Whether you travel up the magnificent Quebrada del Toro by train – along one of the highest railways in the world – in a tour operator’s jeep, in a rented car or, as the pioneers did centuries ago, on horseback, the experience will be unforgettable, thanks to the gorge’s constantly changing dramatic mountain scenery and multicoloured rocks. It is named after the Río Toro, normally a meandering trickle, but occasionally a raging torrent and as bullish as its name suggests, especially in the spring. The road and rail track swerve up from the tobacco fields of the Valle de Lerma, southwest of Salta, through dense thickets of ceibo, Argentina’s national tree, ablaze in October and November with their fuchsia-red spring blossom, and end at the dreary but strategic mining settlement of San Antonio de los Cobres.

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24 breaks for bookworms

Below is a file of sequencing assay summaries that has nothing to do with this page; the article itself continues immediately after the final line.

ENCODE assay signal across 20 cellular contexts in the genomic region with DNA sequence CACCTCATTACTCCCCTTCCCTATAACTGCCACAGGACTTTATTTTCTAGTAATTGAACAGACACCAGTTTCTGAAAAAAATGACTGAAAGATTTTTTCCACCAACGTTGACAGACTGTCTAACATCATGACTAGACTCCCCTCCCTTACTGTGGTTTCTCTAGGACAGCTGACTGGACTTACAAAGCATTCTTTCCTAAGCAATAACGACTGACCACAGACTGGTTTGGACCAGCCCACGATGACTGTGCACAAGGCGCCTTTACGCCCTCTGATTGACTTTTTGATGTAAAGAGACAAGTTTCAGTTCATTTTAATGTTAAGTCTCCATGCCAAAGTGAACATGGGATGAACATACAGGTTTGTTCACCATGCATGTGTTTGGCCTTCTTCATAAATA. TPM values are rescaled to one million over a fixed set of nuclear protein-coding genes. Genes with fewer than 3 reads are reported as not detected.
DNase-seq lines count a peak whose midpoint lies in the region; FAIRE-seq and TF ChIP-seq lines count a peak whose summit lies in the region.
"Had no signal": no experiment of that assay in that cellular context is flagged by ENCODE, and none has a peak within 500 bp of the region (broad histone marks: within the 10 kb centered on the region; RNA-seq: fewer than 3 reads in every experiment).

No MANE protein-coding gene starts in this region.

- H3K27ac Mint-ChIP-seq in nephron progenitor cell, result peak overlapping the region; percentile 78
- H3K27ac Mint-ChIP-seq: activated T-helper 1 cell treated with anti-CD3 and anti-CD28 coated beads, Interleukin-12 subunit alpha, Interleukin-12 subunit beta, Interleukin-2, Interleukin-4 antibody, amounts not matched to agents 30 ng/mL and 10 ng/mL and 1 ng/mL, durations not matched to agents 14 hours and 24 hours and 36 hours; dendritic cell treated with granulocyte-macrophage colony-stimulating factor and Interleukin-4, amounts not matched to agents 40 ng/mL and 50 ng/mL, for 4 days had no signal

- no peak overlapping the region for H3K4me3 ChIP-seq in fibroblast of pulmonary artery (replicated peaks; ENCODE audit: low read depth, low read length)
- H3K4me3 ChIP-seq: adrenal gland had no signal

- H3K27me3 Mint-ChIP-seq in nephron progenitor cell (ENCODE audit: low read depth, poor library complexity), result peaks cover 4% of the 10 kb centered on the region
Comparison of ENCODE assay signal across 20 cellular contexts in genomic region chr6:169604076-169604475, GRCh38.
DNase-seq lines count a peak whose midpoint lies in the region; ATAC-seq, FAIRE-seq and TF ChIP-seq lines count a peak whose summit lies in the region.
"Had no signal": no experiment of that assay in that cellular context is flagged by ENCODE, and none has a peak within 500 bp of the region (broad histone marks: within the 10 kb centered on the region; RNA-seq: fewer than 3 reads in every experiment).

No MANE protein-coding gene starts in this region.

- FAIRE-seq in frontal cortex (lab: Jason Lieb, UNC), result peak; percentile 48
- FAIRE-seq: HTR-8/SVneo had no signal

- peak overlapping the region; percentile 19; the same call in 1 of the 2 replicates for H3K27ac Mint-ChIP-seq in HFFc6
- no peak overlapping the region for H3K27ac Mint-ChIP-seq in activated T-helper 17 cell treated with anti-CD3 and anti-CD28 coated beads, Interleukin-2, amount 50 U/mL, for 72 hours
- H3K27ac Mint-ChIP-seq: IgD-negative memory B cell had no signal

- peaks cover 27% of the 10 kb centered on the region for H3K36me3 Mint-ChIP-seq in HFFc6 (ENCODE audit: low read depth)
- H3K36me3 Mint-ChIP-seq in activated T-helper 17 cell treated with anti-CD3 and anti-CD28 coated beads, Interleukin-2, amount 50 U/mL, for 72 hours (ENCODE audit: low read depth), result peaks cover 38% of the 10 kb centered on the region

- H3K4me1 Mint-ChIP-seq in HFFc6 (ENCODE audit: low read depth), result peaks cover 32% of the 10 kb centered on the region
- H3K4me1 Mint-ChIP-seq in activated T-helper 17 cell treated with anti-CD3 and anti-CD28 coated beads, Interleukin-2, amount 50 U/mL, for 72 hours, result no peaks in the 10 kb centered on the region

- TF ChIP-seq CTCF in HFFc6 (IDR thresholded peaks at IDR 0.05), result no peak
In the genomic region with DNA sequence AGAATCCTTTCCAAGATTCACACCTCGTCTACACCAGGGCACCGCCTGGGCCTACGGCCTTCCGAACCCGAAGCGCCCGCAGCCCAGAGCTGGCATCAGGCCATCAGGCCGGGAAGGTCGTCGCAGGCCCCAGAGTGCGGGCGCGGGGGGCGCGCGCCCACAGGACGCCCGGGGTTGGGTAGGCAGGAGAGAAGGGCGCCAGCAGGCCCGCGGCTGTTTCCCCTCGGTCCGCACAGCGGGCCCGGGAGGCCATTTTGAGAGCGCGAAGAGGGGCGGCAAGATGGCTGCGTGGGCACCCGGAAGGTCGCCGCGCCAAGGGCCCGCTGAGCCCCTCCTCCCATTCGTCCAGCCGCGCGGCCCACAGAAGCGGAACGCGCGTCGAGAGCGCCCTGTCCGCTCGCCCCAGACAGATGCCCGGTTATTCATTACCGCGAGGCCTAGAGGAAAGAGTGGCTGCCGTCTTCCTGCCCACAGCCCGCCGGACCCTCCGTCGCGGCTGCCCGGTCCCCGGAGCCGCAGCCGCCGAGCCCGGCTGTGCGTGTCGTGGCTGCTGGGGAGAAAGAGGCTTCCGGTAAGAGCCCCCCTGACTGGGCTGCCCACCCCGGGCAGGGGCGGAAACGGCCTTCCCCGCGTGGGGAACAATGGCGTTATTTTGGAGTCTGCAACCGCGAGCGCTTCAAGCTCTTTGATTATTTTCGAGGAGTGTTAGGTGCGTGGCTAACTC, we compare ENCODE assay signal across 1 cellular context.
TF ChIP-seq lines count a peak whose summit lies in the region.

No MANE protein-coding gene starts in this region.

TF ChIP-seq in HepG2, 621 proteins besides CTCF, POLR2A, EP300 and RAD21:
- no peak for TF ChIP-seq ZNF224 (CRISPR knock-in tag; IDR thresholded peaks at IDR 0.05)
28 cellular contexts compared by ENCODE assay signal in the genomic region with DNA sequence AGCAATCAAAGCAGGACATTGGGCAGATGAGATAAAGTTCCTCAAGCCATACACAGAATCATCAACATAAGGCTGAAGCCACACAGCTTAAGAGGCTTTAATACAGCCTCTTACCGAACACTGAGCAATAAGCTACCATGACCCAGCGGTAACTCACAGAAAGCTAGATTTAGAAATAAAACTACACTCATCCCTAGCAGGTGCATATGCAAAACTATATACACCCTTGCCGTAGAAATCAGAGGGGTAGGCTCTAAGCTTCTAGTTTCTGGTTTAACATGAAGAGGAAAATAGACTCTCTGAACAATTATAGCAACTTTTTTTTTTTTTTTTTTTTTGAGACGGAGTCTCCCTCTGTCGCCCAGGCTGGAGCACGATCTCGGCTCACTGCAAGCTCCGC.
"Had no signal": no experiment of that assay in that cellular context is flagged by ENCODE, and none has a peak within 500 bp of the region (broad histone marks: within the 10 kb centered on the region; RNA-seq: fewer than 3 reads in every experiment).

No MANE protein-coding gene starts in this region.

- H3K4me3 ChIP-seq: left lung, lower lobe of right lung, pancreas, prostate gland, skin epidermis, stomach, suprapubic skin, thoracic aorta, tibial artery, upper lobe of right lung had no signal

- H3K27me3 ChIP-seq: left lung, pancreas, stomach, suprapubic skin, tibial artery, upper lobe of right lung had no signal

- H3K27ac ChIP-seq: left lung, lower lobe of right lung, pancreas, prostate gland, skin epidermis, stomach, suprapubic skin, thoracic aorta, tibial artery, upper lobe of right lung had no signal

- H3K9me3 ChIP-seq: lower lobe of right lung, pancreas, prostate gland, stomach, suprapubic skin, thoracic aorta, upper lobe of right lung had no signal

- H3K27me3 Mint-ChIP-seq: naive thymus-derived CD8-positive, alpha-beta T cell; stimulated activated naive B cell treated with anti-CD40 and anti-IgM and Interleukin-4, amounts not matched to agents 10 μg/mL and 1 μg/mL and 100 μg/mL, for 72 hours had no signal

24 breaks for bookworms

1. Fear and Loathing in Las Vegas In 1971, fuelled by a cornucopia of drugs, Hunter S. Thompson set off for Las Vegas on his “savage journey to the heart of …

02 Mar 2017 • Eleanor Aldridge camera_alt Gallery
Beyond steak: how to order like a local in Buenos Aires

Beyond steak: how to order like a local in Buenos Aires

Buenos Aires is often associated with steaks, but they are far from the most common cut served up in the parrillas (meat restaurants) of Argentina's capital. …

20 Apr 2016 • Daniel Neilson insert_drive_file Article
15 things everyone learns backpacking South America

15 things everyone learns backpacking South America

South America has become a favoured destination for the intrepid backpacker, and while it’s impressive in the astounding diversity of its nations, there are a…

02 Mar 2016 • Steph Dyson insert_drive_file Article
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